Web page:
Come with me if you like – this is a journey and I’m quite excited!  Let me know if there’s anything that works for you, that I could try.  Or if anything I’ve mentioned above worked (or didn’t work) for you too.


One thought on “Yogi Heal Thyself: Why?

  1. Hi Michaela,
    I’ve just been reading about your knee problems! I’m not sure what inflammatory arthritis is. I have osteoarthritis and I thought the other type was rheumatoid arthritis. I agree with you that it is worth exploring all avenues which might help alleviate the pain and the underlying problem. I have reservations about continuing with high impact exercise, as I think this could undo any good that might come from the holistic means of recovery and ultimately catch up with you, so to speak. It’s possible that the pain you experienced when ‘just walking’ was a result of continued stress on the knee joint from high impact work, which had been gradually building up over time and the walking was like the straw which broke the camel’s back. I’m not an expert in these matters, of course, but it did jump out at me in your writing. Also, in the end, we can’t fight our genes and I don’t know whether there is any history in your family, which might contribute to what you are experiencing. I saw a very interesting TV programme recently on a Japanese channel, which showed Japanese doctors using stem cell therapy to regenerate cartilage, instead of operating on knees. I don’t know if this is being done in this country. I suspect not, as of course it’s very expensive. I would have preferred this rather than having a Total Knee Replacement! Japanese research seems far ahead of anything here.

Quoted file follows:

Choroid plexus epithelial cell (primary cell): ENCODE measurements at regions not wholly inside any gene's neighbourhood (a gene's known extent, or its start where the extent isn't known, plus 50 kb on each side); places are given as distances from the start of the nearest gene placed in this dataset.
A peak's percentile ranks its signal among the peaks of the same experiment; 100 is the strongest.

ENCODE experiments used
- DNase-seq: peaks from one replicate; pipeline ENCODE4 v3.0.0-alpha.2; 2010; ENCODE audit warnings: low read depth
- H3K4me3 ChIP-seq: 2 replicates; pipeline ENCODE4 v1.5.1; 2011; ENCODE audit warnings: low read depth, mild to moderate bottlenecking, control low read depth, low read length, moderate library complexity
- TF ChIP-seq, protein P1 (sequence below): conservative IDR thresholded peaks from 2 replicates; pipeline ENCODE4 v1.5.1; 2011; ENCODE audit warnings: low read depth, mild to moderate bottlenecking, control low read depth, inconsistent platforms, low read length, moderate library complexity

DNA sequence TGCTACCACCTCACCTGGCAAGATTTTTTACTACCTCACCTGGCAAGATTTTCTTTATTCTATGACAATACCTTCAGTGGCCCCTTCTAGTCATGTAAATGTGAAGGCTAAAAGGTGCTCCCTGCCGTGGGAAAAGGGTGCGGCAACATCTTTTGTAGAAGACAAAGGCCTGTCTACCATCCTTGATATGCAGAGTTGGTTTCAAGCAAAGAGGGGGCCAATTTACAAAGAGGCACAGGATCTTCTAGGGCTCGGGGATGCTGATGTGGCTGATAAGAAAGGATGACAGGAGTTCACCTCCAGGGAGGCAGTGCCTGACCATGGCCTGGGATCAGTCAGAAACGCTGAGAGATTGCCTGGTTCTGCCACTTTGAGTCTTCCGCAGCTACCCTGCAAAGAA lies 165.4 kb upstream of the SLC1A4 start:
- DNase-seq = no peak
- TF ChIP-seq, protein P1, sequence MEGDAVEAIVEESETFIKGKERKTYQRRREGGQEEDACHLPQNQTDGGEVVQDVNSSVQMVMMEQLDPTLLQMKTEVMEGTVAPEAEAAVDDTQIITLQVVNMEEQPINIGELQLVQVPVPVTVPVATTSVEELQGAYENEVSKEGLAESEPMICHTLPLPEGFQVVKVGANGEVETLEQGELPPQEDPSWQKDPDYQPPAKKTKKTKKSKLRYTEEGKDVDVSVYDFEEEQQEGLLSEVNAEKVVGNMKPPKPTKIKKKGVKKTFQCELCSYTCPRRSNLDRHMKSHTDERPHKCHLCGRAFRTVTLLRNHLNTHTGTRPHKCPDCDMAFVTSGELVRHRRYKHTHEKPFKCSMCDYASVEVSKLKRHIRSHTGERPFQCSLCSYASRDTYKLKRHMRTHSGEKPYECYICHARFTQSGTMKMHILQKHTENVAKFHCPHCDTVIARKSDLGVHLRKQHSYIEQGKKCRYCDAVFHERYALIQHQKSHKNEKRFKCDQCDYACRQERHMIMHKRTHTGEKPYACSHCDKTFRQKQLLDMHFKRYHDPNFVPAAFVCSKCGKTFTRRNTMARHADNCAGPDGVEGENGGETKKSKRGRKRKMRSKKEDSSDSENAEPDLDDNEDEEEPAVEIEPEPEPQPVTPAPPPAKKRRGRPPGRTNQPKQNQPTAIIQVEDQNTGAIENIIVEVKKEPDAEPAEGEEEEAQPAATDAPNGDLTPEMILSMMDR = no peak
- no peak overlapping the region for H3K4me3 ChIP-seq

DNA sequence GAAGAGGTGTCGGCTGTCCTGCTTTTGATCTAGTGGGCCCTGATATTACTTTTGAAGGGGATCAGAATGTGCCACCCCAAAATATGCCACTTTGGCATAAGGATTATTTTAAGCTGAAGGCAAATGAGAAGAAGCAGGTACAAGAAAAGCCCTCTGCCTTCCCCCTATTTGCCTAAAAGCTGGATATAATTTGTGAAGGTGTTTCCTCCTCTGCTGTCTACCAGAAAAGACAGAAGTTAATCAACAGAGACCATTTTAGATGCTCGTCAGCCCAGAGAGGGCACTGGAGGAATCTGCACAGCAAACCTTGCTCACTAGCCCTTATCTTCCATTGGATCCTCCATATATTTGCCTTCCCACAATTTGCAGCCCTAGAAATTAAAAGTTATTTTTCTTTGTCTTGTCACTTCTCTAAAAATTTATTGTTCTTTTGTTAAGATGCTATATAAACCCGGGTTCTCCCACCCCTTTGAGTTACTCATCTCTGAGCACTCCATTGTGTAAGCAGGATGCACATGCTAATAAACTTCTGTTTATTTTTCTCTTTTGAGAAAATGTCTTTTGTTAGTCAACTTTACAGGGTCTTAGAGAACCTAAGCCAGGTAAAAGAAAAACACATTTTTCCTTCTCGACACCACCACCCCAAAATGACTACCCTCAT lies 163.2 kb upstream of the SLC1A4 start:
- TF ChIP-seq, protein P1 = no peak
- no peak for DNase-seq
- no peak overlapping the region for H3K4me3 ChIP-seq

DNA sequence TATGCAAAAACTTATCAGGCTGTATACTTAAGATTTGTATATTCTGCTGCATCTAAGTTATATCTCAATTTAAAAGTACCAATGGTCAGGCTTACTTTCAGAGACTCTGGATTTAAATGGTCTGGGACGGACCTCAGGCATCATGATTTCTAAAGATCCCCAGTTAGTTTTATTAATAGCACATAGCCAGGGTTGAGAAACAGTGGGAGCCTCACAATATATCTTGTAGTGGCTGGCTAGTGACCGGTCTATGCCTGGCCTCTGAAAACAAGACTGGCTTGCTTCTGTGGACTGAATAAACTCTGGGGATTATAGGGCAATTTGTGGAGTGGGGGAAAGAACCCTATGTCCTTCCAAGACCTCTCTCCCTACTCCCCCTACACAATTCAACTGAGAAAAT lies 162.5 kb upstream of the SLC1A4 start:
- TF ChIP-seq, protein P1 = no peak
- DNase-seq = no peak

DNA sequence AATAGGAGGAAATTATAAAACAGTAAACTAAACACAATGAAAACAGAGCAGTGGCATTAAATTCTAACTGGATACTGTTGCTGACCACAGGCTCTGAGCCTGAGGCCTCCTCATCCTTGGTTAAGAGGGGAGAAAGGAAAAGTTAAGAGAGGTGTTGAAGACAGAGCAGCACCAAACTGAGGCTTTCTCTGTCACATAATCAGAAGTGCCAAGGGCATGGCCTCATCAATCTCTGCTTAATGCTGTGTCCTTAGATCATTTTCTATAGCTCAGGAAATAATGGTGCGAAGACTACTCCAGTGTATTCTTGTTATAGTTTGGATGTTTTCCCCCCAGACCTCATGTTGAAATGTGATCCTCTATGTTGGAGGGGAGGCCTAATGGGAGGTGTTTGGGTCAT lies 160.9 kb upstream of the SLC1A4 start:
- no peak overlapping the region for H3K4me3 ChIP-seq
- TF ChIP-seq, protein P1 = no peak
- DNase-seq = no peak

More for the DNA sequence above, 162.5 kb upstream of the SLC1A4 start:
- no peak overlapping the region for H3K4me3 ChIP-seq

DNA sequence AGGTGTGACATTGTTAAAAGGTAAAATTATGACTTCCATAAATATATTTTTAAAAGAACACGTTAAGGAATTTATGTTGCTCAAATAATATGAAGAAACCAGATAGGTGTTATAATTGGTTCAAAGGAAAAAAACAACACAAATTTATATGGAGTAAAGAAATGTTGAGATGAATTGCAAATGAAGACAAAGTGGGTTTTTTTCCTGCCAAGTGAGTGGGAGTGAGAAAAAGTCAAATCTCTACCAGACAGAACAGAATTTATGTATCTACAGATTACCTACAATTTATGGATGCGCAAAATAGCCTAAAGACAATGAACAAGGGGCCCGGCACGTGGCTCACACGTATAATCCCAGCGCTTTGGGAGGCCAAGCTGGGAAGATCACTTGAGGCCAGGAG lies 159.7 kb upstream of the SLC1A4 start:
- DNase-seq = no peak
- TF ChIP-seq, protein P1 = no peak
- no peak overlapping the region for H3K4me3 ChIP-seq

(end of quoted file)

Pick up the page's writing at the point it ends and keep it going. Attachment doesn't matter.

I don’t know if any of this helps but I wanted to share my two pennorth with you.
    Gloria (Langridge ) x